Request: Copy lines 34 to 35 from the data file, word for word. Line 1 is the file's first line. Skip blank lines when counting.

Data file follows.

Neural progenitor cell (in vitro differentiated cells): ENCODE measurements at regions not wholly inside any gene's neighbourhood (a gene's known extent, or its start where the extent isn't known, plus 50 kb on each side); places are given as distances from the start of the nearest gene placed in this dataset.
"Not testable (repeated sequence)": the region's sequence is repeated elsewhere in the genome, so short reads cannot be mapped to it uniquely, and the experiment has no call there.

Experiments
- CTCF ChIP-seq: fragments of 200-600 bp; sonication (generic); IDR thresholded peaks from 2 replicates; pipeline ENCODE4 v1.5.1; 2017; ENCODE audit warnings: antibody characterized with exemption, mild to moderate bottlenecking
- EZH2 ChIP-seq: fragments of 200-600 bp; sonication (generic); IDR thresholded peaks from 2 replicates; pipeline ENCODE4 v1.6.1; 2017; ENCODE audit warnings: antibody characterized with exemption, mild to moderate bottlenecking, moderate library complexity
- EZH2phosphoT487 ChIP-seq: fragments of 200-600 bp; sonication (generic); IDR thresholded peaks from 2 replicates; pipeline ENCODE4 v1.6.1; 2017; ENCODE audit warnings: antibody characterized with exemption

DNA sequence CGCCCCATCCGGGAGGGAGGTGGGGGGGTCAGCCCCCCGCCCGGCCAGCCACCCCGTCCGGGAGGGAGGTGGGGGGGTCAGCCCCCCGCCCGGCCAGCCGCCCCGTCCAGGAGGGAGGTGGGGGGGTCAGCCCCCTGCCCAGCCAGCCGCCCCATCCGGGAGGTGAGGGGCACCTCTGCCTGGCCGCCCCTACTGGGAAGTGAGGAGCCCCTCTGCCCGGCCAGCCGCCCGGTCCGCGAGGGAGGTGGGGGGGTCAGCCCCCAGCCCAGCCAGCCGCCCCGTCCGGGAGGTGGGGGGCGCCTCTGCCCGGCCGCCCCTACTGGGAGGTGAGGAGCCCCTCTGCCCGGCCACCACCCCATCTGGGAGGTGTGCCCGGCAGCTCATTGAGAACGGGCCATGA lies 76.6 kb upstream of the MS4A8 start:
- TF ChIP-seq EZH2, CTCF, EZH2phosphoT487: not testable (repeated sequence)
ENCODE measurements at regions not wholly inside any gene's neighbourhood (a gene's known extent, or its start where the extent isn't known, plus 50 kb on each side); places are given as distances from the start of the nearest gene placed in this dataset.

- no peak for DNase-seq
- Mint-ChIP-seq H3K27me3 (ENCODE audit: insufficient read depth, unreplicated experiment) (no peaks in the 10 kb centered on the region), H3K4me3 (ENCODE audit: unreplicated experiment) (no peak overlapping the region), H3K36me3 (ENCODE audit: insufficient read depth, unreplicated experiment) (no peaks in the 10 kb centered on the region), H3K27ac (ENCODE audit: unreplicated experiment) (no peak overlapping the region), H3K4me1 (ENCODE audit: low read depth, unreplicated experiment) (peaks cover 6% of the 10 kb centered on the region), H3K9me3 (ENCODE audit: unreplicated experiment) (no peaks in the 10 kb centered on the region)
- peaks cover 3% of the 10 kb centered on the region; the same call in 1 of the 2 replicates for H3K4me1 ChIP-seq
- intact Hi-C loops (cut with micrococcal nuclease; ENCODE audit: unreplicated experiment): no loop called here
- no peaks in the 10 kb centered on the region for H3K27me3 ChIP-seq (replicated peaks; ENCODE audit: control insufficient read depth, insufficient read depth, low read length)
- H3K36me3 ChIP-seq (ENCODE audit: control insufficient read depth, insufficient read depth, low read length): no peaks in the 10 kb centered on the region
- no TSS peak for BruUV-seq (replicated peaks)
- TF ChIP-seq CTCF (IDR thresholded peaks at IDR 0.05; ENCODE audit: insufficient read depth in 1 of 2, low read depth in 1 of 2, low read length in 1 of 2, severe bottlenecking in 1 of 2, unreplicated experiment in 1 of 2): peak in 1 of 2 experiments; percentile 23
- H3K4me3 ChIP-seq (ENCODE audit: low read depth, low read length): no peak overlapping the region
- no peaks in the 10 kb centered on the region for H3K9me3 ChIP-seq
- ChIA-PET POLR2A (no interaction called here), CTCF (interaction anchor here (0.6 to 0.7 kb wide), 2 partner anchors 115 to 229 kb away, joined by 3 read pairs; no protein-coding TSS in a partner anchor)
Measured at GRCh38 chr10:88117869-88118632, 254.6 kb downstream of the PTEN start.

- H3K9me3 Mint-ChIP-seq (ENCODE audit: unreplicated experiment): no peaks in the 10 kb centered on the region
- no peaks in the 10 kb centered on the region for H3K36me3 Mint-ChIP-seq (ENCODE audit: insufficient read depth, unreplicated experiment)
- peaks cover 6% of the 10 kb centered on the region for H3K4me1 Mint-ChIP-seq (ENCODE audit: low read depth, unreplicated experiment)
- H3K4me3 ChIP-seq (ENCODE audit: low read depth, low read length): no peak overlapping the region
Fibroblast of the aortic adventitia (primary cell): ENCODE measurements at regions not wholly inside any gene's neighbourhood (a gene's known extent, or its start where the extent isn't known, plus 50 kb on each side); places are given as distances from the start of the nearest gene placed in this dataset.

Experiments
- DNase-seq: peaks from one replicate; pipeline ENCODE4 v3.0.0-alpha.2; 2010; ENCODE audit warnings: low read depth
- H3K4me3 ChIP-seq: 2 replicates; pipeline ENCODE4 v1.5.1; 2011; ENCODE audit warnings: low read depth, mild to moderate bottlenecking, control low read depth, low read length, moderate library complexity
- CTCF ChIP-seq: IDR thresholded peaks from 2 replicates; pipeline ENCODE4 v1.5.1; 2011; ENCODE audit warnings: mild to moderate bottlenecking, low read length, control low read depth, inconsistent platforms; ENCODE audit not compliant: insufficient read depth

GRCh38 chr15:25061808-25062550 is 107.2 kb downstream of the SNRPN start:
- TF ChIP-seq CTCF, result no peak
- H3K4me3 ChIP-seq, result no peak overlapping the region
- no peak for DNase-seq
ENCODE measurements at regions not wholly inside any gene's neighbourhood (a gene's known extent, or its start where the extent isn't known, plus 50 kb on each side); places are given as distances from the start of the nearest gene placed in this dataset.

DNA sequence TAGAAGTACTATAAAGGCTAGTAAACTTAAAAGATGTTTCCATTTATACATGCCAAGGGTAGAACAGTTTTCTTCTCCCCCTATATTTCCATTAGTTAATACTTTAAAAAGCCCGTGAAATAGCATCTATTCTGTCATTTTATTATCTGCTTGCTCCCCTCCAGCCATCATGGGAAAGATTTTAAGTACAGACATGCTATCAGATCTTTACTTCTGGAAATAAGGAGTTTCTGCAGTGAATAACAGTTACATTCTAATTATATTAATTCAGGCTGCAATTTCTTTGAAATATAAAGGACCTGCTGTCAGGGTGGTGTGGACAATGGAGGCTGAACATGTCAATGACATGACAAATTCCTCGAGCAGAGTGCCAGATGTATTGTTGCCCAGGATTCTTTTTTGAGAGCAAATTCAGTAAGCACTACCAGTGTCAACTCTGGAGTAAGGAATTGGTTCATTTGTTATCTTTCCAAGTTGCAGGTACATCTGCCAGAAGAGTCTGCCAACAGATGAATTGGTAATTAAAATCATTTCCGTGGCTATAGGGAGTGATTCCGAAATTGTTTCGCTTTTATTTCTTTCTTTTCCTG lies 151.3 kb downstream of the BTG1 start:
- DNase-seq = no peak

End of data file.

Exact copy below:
- no peak for DNase-seq
ENCODE measurements at regions not wholly inside any gene's neighbourhood (a gene's known extent, or its start where the extent isn't known, plus 50 kb on each side); places are given as distances from the start of the nearest gene placed in this dataset.